Buying a lot of food specifically for the birds might be too expensive to do all the time, or you might have forgotten to buy some, and the birds are looking into your window loitering for scraps! The good thing is many of our common kitchen items we enjoy can be given to the birds too. Just be sure to avoid giving them any processed foods or table scraps, as these can be harmful to their health. They can have:


Plain cooked rice, brown or white with no added salt can be eaten by all birds and is a good source of energy especially during the cold winter months.


Uncooked porridge oats are also fine but never cooked, this makes them glutinous and could harden around a bird’s beak.


Any dry breakfast cereal makes for useful bird food, although you need to be careful only to put out small amounts at a time. Ensure there’s a supply of drinking water nearby, since it quickly turns into pulp once wet.


Birds can also enjoy grated cheese and other fermented dairy products. It’s high in fats so will give them a real energy boost. However, birds cannot digest milk or soft cheeses, and it can make them seriously ill.


Cooked eggshells are a great calcium boost. Just be sure to bake first for about 15 – 20 minutes to kill any harmful bacteria. Don’t put out too many to avoid leftovers that can attract pests.


Baked potatoes, roasted potatoes, boiled potatoes, and even mashed potatoes are all suitable food for birds.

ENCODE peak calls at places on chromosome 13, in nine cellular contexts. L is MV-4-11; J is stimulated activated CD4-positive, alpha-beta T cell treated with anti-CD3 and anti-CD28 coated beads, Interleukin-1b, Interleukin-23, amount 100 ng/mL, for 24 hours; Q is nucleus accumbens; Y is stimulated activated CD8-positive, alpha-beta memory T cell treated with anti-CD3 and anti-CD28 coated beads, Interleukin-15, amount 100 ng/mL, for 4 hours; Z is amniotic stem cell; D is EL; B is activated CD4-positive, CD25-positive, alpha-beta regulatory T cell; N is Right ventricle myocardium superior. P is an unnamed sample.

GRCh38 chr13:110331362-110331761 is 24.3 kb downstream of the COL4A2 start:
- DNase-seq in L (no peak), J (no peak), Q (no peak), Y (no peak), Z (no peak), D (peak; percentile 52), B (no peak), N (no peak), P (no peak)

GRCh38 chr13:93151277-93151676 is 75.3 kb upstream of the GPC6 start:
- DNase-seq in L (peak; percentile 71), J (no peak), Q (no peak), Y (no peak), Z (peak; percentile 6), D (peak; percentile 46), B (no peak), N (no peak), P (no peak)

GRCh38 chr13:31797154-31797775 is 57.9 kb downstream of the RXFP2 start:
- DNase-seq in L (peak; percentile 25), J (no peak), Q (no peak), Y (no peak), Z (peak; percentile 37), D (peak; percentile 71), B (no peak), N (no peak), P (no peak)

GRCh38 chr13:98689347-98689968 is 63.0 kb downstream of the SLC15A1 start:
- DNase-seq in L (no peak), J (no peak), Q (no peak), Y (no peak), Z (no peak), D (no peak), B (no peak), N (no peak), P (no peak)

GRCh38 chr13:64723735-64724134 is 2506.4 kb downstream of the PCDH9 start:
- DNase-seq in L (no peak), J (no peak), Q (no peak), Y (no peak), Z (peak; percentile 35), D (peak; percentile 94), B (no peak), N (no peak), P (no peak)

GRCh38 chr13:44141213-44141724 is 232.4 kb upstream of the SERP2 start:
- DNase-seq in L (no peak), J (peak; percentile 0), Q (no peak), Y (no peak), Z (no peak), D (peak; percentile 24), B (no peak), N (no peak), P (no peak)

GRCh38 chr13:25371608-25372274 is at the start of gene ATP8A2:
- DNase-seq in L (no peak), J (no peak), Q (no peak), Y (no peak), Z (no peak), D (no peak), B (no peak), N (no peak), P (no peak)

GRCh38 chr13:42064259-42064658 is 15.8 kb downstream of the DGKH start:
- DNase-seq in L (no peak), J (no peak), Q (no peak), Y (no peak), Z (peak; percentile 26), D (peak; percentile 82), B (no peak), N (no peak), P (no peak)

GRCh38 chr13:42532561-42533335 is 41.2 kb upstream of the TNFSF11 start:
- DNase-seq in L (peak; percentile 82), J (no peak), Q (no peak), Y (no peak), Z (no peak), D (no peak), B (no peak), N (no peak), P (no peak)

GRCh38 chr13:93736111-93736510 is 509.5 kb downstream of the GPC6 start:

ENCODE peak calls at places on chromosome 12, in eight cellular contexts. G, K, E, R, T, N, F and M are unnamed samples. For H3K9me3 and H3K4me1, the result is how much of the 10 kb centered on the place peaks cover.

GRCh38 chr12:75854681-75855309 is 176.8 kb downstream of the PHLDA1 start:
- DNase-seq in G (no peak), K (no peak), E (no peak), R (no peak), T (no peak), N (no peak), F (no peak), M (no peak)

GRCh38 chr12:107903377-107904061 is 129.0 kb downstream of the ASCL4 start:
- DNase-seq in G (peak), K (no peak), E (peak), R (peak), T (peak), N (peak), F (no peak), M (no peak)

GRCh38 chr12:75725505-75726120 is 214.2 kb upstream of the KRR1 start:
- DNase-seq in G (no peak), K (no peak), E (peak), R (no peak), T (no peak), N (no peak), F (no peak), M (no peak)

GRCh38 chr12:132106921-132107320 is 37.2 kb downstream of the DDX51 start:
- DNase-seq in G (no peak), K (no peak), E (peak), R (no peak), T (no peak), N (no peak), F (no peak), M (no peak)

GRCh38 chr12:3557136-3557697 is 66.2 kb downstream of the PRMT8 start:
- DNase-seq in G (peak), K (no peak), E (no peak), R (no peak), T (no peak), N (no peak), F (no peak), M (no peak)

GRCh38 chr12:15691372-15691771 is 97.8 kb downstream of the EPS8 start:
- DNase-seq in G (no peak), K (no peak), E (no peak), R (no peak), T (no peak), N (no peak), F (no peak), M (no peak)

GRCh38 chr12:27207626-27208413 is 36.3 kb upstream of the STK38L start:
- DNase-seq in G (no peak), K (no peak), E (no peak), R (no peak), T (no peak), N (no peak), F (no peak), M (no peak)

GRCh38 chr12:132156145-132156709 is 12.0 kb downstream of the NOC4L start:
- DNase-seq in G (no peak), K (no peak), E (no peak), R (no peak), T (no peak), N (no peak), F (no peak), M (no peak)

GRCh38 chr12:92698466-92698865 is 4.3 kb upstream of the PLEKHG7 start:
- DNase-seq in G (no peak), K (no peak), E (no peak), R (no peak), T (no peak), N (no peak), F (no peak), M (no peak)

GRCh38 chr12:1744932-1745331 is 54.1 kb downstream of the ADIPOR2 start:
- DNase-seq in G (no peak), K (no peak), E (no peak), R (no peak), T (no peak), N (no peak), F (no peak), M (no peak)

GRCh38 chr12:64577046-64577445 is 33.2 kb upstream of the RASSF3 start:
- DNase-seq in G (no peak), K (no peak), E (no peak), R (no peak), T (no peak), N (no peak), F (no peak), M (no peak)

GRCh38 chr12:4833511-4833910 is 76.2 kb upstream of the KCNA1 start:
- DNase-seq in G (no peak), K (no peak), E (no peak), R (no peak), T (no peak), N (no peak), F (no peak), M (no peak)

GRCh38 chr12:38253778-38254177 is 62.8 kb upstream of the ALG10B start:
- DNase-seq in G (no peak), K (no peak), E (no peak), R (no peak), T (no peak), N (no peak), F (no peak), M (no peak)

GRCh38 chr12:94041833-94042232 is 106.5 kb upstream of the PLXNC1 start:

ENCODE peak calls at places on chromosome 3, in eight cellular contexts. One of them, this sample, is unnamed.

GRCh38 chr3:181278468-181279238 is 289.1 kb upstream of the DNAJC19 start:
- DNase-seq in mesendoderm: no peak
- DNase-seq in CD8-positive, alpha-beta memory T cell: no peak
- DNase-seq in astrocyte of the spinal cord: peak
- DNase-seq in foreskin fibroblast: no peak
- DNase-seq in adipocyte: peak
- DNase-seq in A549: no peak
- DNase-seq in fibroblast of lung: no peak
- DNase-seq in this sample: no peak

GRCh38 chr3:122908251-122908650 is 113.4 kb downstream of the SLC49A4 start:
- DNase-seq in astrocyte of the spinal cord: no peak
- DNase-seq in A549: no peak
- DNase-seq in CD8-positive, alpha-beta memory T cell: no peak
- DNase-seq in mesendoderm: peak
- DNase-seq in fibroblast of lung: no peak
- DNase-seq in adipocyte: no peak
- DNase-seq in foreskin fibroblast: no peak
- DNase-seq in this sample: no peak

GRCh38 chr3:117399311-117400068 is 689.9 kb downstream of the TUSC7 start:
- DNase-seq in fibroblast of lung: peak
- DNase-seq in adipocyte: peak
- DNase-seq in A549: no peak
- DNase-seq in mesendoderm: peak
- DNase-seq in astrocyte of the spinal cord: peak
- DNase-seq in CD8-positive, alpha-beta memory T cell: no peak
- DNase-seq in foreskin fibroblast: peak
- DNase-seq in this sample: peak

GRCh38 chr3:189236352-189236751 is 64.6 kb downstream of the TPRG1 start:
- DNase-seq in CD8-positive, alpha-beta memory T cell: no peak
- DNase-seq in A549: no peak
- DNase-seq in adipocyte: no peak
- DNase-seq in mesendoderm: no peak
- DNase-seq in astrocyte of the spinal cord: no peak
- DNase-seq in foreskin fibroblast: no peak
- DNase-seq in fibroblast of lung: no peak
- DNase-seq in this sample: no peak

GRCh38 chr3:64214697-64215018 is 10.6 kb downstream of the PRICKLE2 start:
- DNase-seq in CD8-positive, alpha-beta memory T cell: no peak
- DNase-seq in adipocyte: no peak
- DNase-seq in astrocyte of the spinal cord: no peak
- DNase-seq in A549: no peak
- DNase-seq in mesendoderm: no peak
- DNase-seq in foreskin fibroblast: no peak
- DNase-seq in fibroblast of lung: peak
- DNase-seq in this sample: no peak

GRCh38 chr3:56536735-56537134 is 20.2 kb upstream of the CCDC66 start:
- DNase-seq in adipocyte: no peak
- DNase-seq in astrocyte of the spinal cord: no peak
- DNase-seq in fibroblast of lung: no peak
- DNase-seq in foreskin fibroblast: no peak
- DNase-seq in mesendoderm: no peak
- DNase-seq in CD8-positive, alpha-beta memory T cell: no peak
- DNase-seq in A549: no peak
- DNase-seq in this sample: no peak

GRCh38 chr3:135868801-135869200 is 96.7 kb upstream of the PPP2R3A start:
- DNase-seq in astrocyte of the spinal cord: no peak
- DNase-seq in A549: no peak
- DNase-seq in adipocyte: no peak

Dog and Cat Food

It’s no joke! Did you know meat tinned dog and cat food are a good substitute to worms? Even more so during a particularly dry spell in summer when the ground is too dry for birds to reach any worms. Be wary about putting out too much as you may attract pests like rats over time.

Foods that are Poisonous

Many birds are opportunistic eaters and will try just about any type of food they come across. Unfortunately, this can sometimes lead to birds ingesting things that aren’t so good for them, even poisonous. Some common foods are potentially fatally poisonous to birds so be sure to keep them well away from your feathered friends:

Fruit Pits

Avoid giving wild birds any fruits that have pits or seeds in them, as these can be choking hazards, as well as poisonous. Apple seeds for example contain cyanide, which is lethal in small doses.


Avocados are very popular now in the UK but they contain a substance called persin which can cause respiratory distress in birds, so keep them well away.


Chocolate contains theobromine which comes from the cacao plant, a substance that can be toxic to birds in high doses.


While we humans enjoy salt for that extra flavour as do birds, they can’t metabolise it and is very toxic to them in high quantities. So, avoid anything that has a high salt content. It’s better to avoid entirely as in the wild they typically wouldn’t encounter enough salty foods to harm themselves.


We know what you’re thinking, why on earth would I give the birds alcohol? Well, you wouldn’t give them it straight, but rather, indirectly. Certain fruits can ferment, leading to the little birds getting drunk and harming themselves or leaving them vulnerable to predators, as well as becoming dehydrated or getting alcohol poisoning.

 A Note on Feeding Birds Bread

While bread can be eaten by birds and so many people do it, it’s not very good for them nutritionally. Bread does not contain the necessary proteins, minerals and fats birds need from their diet. If a bird eats too much bread it can fill them up but can then lead to vitamin deficiencies and ill-health.

And that’s What Birds Like to Eat

By following these simple tips, you can avoid things that are harmful for birds to eat and create a smorgasbord of delights that will attract more birds to the garden. In turn, they’ll reward you with interest and even provide a boon to your own gardening by becoming a natural pest controller for insects that might not be so good to your own plants, veggies and fruits. Win-win!